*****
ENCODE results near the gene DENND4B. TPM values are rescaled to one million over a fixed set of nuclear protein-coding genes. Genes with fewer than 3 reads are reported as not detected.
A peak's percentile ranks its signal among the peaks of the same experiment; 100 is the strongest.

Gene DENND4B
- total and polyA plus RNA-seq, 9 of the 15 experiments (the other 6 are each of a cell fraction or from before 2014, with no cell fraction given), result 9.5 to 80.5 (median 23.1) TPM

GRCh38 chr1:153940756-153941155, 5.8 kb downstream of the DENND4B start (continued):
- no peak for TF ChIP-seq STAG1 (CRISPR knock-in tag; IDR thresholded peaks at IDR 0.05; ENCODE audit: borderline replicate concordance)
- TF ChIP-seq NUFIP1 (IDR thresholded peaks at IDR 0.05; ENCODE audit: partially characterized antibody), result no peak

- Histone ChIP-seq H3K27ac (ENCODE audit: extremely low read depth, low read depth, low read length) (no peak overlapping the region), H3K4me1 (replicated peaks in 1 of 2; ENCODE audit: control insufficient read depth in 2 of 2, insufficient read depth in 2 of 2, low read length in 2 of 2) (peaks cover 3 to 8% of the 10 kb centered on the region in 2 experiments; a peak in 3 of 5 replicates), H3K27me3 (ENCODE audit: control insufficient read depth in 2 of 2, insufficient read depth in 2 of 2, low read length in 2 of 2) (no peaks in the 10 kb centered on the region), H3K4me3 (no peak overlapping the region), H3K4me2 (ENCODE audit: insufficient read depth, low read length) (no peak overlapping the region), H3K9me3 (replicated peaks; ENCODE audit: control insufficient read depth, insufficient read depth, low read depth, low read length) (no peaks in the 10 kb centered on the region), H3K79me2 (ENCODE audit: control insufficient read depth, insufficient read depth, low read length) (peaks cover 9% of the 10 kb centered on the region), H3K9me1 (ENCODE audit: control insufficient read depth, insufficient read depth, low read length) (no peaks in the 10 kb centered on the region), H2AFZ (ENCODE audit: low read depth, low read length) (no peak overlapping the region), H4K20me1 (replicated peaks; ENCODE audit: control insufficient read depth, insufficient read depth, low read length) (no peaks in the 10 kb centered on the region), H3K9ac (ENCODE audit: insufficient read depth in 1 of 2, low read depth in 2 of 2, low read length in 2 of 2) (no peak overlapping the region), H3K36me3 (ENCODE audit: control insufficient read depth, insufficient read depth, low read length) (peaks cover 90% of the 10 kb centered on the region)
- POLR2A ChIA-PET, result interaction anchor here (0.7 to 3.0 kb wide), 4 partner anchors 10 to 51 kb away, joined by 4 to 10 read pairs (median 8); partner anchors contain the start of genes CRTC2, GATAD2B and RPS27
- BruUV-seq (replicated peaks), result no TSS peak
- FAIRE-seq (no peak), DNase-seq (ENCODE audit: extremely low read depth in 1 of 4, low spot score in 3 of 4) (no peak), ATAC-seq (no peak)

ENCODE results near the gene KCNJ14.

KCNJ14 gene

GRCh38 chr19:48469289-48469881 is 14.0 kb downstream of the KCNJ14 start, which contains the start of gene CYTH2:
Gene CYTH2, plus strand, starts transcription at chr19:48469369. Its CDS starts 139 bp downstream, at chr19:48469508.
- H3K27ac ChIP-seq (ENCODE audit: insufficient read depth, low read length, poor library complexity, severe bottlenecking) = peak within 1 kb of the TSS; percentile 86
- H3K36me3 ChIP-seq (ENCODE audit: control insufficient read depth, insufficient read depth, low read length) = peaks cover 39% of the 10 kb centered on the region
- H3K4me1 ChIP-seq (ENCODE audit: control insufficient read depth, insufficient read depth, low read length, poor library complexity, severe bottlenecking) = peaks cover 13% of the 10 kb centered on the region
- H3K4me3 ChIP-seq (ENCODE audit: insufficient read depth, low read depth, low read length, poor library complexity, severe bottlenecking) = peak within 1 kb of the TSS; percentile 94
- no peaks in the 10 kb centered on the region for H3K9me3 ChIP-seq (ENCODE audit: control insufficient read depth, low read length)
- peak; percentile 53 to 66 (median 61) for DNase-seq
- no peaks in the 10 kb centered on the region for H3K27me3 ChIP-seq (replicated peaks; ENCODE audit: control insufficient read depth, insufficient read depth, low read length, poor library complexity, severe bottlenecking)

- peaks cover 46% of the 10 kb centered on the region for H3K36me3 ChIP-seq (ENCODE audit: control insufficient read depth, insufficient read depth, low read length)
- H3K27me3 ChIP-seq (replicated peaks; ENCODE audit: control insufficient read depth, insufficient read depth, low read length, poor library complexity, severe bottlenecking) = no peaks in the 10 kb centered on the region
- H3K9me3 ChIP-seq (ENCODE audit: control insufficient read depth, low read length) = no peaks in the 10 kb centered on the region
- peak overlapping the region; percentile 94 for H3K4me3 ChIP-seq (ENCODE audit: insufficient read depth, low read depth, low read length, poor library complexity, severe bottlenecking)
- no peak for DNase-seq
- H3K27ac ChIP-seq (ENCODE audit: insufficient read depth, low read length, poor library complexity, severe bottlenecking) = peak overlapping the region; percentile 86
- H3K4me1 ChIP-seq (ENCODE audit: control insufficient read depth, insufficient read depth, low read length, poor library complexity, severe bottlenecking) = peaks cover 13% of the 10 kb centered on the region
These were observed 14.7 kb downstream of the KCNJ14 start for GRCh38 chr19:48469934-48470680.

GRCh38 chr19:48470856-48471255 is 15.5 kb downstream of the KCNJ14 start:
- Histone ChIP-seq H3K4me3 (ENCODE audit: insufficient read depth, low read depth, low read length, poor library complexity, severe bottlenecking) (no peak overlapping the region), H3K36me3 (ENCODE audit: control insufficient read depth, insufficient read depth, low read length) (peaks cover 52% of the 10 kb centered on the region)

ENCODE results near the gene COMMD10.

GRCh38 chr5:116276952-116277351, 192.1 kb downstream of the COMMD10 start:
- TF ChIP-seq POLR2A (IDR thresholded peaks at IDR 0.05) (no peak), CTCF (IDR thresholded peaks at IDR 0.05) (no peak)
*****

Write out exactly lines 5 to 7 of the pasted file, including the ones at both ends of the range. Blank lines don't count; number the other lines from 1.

GRCh38 chr1:153940756-153941155, 5.8 kb downstream of the DENND4B start (continued):
- no peak for TF ChIP-seq STAG1 (CRISPR knock-in tag; IDR thresholded peaks at IDR 0.05; ENCODE audit: borderline replicate concordance)
- TF ChIP-seq NUFIP1 (IDR thresholded peaks at IDR 0.05; ENCODE audit: partially characterized antibody), result no peak